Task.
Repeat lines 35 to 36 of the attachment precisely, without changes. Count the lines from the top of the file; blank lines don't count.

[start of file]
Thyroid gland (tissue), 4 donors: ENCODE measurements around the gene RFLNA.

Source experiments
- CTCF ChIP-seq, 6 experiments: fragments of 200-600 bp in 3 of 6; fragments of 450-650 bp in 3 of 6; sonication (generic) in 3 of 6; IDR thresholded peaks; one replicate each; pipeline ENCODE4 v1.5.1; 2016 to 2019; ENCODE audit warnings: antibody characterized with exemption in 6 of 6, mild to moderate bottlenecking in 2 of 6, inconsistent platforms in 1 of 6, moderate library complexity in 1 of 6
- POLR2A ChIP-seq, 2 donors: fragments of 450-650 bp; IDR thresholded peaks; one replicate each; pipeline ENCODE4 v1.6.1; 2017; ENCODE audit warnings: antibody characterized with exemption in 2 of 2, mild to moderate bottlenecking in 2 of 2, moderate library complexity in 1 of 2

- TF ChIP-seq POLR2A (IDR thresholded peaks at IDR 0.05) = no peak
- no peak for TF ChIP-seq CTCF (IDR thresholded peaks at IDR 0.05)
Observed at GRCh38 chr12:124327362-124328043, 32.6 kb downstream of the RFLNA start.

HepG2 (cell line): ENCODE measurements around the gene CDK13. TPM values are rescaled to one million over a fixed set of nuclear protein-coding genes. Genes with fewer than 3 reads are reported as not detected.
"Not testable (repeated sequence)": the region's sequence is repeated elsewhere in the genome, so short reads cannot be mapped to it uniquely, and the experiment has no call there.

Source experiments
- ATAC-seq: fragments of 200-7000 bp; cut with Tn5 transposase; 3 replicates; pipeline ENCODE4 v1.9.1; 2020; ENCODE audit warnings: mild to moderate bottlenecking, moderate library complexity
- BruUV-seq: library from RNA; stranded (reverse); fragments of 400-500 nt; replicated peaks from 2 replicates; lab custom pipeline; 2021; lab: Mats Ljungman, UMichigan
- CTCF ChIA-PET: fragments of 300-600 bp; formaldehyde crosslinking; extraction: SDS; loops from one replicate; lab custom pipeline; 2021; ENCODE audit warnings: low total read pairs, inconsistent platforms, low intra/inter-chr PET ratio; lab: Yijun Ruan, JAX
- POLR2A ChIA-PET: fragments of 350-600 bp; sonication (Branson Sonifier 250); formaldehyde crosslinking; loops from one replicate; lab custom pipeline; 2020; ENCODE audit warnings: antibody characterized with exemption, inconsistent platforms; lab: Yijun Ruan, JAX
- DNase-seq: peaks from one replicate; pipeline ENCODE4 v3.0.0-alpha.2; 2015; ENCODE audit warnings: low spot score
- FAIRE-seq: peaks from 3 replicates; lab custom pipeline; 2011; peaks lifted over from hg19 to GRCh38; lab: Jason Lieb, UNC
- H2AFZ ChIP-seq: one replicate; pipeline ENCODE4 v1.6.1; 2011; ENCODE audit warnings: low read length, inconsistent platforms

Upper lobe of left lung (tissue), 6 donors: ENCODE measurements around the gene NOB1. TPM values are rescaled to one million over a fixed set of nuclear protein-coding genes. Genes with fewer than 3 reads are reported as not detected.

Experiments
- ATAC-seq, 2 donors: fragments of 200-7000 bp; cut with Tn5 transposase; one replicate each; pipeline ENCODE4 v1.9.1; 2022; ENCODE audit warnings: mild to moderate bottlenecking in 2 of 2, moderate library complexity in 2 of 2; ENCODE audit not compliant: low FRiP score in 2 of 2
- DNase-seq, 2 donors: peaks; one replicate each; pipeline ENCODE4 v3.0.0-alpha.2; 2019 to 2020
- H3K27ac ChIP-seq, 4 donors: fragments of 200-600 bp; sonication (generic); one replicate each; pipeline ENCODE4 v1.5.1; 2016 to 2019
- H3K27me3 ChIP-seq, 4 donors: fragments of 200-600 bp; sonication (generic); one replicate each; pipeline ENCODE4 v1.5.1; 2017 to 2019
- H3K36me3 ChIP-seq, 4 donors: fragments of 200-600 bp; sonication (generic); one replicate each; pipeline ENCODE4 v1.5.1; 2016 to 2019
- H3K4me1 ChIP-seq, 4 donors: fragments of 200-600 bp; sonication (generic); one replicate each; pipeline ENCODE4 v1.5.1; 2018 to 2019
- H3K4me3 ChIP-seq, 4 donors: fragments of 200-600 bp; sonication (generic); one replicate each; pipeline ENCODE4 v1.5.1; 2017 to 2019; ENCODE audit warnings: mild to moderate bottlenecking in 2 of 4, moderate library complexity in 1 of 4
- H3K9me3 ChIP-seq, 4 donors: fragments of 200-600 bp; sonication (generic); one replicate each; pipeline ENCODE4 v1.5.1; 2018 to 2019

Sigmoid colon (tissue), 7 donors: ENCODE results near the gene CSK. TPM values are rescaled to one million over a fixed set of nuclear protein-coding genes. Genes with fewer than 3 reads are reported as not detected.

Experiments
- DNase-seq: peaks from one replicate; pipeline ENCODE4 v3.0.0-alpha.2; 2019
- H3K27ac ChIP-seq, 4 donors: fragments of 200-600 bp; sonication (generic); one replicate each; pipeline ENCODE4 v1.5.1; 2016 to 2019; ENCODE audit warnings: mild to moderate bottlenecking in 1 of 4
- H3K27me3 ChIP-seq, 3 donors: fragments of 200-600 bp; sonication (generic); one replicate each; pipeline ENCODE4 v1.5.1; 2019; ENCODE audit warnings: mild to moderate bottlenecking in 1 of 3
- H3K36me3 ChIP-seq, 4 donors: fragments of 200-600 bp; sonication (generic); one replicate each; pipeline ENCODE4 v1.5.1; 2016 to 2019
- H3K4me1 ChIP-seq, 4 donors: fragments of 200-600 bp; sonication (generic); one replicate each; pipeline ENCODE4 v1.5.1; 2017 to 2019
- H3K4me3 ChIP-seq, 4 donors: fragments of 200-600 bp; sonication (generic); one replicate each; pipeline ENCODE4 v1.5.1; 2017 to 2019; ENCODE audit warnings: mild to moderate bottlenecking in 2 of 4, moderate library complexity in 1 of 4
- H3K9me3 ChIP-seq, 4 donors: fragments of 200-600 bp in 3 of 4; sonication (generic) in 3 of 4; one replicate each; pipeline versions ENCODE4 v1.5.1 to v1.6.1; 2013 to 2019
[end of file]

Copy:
- H3K4me3 ChIP-seq, 4 donors: fragments of 200-600 bp; sonication (generic); one replicate each; pipeline ENCODE4 v1.5.1; 2017 to 2019; ENCODE audit warnings: mild to moderate bottlenecking in 2 of 4, moderate library complexity in 1 of 4
- H3K9me3 ChIP-seq, 4 donors: fragments of 200-600 bp in 3 of 4; sonication (generic) in 3 of 4; one replicate each; pipeline versions ENCODE4 v1.5.1 to v1.6.1; 2013 to 2019